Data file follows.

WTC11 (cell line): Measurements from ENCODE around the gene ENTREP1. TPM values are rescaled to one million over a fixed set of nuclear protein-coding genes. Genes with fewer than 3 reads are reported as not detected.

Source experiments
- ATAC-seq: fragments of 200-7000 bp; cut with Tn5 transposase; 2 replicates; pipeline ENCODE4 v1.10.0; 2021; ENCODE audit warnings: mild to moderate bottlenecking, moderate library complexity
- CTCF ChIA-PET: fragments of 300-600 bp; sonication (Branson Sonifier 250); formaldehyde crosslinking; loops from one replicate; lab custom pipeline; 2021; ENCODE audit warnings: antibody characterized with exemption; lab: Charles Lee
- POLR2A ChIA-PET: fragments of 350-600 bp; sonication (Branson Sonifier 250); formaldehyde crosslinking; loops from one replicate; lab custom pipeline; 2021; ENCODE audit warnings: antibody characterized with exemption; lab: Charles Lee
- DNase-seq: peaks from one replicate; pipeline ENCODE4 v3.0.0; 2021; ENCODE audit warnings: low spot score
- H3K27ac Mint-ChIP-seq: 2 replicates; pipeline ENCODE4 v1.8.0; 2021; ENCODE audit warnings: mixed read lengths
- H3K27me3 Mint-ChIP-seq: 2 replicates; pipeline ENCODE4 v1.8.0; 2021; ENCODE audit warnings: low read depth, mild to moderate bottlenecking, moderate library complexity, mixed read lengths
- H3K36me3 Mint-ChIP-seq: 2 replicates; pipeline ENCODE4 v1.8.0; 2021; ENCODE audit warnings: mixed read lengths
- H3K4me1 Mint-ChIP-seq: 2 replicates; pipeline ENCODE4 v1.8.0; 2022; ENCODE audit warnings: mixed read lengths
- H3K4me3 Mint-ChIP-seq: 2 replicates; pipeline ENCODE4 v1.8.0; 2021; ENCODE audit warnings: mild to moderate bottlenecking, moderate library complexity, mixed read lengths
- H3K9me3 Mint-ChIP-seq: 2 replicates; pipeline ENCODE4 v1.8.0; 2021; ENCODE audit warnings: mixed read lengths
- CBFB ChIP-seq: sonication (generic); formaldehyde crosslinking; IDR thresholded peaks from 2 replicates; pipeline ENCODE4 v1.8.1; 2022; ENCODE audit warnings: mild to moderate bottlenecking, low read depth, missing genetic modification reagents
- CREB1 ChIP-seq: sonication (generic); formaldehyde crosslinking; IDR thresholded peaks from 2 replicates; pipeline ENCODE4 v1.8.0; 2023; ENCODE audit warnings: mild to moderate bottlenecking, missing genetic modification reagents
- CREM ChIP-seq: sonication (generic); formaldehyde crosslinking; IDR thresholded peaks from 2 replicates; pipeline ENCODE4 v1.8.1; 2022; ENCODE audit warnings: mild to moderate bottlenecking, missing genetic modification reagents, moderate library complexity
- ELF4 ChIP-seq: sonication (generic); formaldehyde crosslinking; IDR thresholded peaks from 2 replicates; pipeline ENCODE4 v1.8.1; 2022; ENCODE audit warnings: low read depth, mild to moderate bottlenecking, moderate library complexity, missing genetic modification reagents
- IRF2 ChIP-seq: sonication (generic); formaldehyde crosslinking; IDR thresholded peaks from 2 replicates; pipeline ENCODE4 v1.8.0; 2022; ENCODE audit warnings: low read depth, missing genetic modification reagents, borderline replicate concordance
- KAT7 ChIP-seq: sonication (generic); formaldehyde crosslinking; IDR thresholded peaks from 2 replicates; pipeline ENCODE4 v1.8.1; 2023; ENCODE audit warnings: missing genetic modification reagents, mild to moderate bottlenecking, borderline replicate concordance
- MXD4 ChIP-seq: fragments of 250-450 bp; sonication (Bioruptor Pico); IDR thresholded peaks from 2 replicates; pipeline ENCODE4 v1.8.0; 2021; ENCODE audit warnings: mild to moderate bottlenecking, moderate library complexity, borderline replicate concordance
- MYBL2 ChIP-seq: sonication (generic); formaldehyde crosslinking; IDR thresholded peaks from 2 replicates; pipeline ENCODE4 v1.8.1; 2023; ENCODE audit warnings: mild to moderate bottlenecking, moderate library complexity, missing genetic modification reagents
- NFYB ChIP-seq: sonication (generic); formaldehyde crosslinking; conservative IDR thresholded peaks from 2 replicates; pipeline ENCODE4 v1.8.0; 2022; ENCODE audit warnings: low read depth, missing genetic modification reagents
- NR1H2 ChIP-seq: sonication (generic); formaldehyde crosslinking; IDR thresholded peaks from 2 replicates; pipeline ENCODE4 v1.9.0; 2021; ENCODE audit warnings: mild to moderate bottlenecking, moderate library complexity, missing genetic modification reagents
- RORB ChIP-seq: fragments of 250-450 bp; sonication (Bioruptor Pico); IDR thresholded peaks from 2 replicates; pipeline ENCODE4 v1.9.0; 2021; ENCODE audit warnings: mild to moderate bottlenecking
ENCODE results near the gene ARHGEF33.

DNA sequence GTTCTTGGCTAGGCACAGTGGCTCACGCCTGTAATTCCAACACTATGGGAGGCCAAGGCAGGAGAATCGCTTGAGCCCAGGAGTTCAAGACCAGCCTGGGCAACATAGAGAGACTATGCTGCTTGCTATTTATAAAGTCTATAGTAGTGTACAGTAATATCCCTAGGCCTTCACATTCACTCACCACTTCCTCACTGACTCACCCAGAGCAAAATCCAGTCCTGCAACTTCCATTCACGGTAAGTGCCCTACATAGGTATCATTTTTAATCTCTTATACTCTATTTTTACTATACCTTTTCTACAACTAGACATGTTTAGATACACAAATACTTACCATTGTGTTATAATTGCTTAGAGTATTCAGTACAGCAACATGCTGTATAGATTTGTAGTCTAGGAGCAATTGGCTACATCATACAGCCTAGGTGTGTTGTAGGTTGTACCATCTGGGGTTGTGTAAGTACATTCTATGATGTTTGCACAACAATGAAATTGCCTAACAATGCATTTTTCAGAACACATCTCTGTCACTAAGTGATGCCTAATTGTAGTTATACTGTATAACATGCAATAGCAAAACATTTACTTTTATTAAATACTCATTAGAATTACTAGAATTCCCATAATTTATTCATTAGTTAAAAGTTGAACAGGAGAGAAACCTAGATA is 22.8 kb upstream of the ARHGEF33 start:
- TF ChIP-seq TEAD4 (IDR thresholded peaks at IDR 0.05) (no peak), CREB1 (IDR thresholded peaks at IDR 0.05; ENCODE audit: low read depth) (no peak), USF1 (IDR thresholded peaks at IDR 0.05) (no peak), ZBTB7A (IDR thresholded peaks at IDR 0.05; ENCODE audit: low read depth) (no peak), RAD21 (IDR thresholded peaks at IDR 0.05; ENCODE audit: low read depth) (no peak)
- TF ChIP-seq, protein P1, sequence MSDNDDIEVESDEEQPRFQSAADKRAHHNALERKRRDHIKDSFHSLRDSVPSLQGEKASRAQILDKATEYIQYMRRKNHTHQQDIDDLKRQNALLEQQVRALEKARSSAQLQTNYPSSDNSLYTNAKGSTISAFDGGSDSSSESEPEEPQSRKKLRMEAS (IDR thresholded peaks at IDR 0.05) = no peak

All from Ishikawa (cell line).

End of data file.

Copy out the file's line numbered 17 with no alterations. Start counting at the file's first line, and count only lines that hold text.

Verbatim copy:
- IRF2 ChIP-seq: sonication (generic); formaldehyde crosslinking; IDR thresholded peaks from 2 replicates; pipeline ENCODE4 v1.8.0; 2022; ENCODE audit warnings: low read depth, missing genetic modification reagents, borderline replicate concordance